I'm not talking about a lead corner, or the guy who you say is the lockdown guy because he's the best guy on the team, I'm talking about a player than can take a receiver in man coverage without help and thrive. If you have that guy on your team, there are endless options for you to make hay against opposing offenses.
I've written that free safety is the most important position, because that guy can't be bad, but there's no higher upside to be had than having a true lockdown corner. A dominant defensive tackle is a close second but the Nebraska Cornhuskers were still good in 2010 after Suh was gone..okay, okay, so maybe they still had Jared Crick.
Nevertheless, if I had my druthers I'd still want the lockdown corner. Especially if my defense was based in quarters. Give me competence everywhere else and we'll be in good shape. The value to be had from having a superstar there is hard to even quantify.
For instance, I've had the debate a few times with people over exactly how good Texas Tech will be this year. They were fantastic on offense last year, finishing second in the whole country in Offensive S&P, but they also lost their LT Le'Raven Clark, RB DeAndre Washington, and WR Jakeem Grant.
Clark was a good player, drafted in the third round, Washington had consecutive 1k yard seasons and was drafted in the fifth round. Jakeem Grant was awarded the "Darren Sproles water bug trophy for most outstanding tiny person" for TWO different seasons.
So despite those losses I have zero doubts that Texas Tech will again be highly effective on offense in 2016. I mean, just look at this:
There are a few ways to do that, but if you have a lockdown cornerback your options in this regard expand considerably. Here's a glimpse into the schematic world of containment options afforded to teams that have a man-coverage guru...
Against the run
Thanks to the rise of run/pass option plays (RPOs) you can no longer afford to just be good against the spread passing attack OR the spread rushing attack, which quarters was otherwise a phenomenal means of accomplishing. You gotta be able to stop both simultaneously.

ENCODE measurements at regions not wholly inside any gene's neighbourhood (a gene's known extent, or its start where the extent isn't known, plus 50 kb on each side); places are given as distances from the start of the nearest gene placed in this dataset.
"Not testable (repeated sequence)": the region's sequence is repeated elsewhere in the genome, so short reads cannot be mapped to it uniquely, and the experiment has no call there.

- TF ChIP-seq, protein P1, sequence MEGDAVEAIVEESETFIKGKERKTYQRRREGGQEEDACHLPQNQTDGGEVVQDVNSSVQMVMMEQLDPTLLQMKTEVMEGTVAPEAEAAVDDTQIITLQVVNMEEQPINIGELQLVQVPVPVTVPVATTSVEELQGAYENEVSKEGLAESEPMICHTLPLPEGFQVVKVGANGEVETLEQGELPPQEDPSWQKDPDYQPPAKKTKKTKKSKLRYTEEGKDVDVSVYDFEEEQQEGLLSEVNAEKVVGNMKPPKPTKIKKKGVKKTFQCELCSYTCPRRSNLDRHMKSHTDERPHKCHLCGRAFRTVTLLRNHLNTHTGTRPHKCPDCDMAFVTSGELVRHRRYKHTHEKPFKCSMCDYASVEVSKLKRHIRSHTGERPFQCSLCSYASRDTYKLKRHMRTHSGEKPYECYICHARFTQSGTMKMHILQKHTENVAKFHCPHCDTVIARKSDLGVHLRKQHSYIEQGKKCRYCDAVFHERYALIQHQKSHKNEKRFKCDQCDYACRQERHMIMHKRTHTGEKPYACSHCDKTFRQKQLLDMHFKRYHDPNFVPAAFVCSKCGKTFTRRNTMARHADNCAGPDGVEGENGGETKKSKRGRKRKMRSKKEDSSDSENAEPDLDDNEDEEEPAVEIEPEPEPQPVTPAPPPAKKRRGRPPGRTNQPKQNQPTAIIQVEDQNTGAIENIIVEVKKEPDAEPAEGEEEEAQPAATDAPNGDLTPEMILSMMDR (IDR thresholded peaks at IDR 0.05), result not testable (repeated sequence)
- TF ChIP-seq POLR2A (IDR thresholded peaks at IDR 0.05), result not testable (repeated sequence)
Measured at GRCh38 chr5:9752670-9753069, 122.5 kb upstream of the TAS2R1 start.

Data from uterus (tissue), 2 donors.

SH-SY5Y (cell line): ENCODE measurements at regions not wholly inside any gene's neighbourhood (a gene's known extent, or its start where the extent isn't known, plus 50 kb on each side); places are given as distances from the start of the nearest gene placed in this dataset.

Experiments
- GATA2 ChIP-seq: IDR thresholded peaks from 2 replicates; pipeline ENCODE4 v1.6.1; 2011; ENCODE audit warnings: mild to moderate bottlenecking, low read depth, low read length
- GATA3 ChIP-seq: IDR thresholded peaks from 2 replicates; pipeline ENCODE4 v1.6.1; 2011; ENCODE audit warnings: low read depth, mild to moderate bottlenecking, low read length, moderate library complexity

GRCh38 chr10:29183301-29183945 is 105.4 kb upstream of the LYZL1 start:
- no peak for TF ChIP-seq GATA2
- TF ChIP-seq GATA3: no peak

I outlined the easiest way to do this in my article listing the top run-support safeties in the Big 12. You get the boundary safety involved as a free hitter against the run game by asking the cornerback to handle any vertical routes by the boundary side receiver without help over the top.
But because you're on the boundary, the quick hitch or out is pretty hard to cover unless the corner is right up there on the cornerback. It's just such a short throw that even a noodle-armed QB can get the ball out there to hit the window. If the QB and WR are in sync with accurate tosses and that WR is hard to tackle for any reason (size, speed, sheer toughness) then you're going to struggle to avoid giving up easy gains. That means you're now also vulnerable to getting impatient and getting caught by the hitch and go:
Anyways, a team that relies on playing off coverage on the boundary in order to involve the safety is at risk of either death by a thousand paper cuts on quick easy throws or seeing their players get undisciplined and caught by a double move or play-action.
The ideal solution is to do what Sparty used to do, what Alabama does, and what Baylor has tried to mix in and play press-man without help.
I know, I know, I headlined this section about the run game and I'm just talking about the passing game. That's kind of the point though, lockdown corners that can truly lock down a top target's route tree can prevent offenses from punishing a loaded front.
The defense can now load the middle of the field and bring pressure on the run game from one or both edges by utilizing the nickel and/or the boundary safety. Against normal formations I'd argue the best value comes from having the lockdown corner over the boundary side receiver.